Wednesday, October 29, 2014

Thy Fearful Symmetry; or A Series of Catastrophes: An Overanalysis of "In the Forest of the Night"

Into the woods, then out of the woods, and home before dark...
Tyger Tyger, burning bright,
In the forests of the night;
What immortal hand or eye,
Could frame thy fearful symmetry?

In what distant deeps or skies.
Burnt the fire of thine eyes?
On what wings dare he aspire?
What the hand, dare seize the fire?

And what shoulder, & what art,
Could twist the sinews of thy heart?
And when thy heart began to beat,
What dread hand? & what dread feet?

What the hammer? what the chain,
In what furnace was thy brain?
What the anvil? what dread grasp,
Dare its deadly terrors clasp!

When the stars threw down their spears
And water'd heaven with their tears:
Did he smile his work to see?
Did he who made the Lamb make thee?

Tyger Tyger burning bright,
In the forests of the night:
What immortal hand or eye,
Dare frame thy fearful symmetry?

        -The Tyger by William Blake

This season has been one hell of a ride so far.  Last season was, by and large, a dreary, muddled mess of a season, and a seriously lackluster season with which to say goodbye to as brilliant of a Doctor as Matt Smith.  The injection of a new Doctor (despite being the one who replaced my all time favorite Doctor) has been just what this show needed.  A rip-roaring, fun, exciting season, this year we've been through one of the most imaginative years of the entire Doctor Who franchise.  This episode, though, felt much like a throw away.  It reminded me of what happens when I leave my blog to the last minute on Saturday morning and I want to make my self-imposed deadline of posting my blog before the new episode airs:  I don't really always get to put as much into it as I really wanted to.  This episode lacks any real peril.  Even the other episodes I criticized this season ("Into the Dalek," "Mummy on the Orient Express") were, at the very least, far more ambitious than this episode.  Trees taking over the Earth is hard to make scary unless the trees look like the Ents from Lord of the Rings or Groot from Guardians of the Galaxy, but even still, I feel like a little more effort could have been made to make this story more interesting.  Even the animals that had escaped from the zoo, apparently, and were now loose in the worldwide forest didn't make this "crisis" feel scary.  But, as someone else pointed out to me online, it's a testament to the quality of this season that the season's obvious lowest point was still pretty entertaining.  While the plot remains rather uninteresting, the episode is peppered with some truly brilliant dialogue and one-liners.  As we barrel ever faster towards the big 2-part finale, the high quality of the episodes from this season give me a lot of hope that we're heading into something really special.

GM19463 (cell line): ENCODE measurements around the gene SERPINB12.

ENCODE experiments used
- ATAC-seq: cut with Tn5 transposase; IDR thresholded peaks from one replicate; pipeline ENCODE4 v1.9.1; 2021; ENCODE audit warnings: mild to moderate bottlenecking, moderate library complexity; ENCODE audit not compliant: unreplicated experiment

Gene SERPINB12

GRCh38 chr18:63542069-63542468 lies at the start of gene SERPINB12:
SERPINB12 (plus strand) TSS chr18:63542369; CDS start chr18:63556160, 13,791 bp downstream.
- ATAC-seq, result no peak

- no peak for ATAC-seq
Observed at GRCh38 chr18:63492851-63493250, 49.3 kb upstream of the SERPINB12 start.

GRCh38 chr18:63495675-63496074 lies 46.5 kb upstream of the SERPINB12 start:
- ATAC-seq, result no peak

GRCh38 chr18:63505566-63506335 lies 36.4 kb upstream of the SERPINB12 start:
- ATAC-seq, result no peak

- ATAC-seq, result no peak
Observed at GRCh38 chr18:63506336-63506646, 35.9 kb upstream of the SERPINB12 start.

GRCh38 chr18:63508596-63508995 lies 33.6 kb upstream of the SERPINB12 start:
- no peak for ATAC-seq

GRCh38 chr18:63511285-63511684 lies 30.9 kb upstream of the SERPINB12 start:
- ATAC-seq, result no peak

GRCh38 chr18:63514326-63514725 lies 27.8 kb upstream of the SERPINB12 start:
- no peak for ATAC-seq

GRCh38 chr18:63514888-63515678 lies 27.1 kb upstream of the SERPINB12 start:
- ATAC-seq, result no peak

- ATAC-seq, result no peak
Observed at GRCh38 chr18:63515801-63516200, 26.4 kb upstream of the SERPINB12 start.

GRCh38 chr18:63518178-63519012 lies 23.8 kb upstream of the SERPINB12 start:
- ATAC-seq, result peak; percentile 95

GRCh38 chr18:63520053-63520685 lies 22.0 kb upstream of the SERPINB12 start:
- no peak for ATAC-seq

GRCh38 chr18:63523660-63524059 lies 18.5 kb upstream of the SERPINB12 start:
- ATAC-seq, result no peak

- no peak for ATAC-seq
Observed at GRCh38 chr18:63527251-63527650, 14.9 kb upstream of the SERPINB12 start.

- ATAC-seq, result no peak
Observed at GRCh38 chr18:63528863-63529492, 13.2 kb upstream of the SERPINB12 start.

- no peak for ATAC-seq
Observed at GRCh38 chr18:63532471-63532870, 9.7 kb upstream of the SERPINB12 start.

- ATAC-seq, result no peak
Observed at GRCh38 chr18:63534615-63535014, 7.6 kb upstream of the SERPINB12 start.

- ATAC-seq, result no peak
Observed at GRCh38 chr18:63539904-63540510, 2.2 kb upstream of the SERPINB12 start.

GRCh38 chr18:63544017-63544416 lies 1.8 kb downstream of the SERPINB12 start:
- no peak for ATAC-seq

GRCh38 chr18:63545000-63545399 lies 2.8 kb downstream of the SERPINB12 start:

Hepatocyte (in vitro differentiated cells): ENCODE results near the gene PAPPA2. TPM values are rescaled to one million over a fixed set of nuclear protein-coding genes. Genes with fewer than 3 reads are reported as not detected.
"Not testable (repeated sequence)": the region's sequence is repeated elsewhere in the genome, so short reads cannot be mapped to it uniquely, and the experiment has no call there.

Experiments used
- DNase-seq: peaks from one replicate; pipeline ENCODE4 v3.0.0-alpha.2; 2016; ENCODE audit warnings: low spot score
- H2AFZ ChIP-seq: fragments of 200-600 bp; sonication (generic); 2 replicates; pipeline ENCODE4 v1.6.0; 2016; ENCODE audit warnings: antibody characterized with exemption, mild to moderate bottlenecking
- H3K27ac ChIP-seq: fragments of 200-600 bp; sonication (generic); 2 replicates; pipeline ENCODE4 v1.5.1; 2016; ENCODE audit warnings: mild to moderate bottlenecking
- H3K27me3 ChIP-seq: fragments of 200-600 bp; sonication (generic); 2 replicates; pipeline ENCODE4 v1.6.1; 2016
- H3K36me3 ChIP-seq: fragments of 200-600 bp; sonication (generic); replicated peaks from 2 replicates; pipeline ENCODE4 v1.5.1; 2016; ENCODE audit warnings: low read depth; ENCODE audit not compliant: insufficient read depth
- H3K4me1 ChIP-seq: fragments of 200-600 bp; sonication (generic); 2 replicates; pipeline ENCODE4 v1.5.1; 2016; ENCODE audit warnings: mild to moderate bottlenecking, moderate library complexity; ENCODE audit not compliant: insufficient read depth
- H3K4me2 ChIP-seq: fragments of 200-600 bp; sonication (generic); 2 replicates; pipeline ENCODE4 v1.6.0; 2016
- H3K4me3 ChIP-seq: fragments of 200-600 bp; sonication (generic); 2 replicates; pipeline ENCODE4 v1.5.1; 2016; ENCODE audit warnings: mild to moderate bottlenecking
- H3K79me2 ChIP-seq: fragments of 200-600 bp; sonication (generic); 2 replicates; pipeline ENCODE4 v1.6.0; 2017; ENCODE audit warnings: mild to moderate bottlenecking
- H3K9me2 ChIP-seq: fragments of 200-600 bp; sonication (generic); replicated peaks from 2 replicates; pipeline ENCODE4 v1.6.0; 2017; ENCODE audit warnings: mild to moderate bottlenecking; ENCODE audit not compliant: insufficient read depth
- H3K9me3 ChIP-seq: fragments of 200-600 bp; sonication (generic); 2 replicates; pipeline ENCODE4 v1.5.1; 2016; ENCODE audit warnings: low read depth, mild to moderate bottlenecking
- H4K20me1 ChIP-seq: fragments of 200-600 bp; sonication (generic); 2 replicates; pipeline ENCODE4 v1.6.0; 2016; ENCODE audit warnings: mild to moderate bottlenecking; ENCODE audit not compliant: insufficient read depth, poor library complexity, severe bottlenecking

This episode reminds me of an old episode of almost everyone's least favorite (but my favorite) Star Trek series, Voyager.  In the episode called "Twisterd" (one of the show's most notoriously ill-conceived episodes) a strange green gas overtakes the ship, and everything it passes over gets dimensionally distorted, causing the whole ship to be geographically rearranged into new patterns that the crew can't navigate.  At the end of the episode, one of the characters comes to the realization that it's possible that the phenomenon is not actually dangerous, and that the best action is for them to do nothing.  He turns out to be right, and the strange phenomenon leaves them without harming them, the lesson of the episode being that, sometimes, inaction is the best solution.  If you haven't seen the episode before, don't worry that I've just spoiled that for you, because it's one of the worst episodes of the entire Star Trek franchise.  Ultimately, "In the Forest of the Night" comes down with a somewhat similar lesson, that, in certain situations, inaction is the best course.  However, much as Star Trek: Voyager showed us, to teach that lesson in a compelling way in an action-adventure story is very difficult, and this episode does only a slightly better job than Voyager's "Twisted."  Even the solution of the episode is unexciting.  Seriously, that's all it took to stop the governments of the world from burning down the forests?  Think of all the things that we've tried to explain to governments and businesses over the years that they need to stop doing for the sake of the planet and the human race, and think of how many of those things they've actually stopped doing.  The ozone layer is going the way of Limp Bizkit's fan base, but all we had to do to stop that was to get a little girl to ask everyone nicely?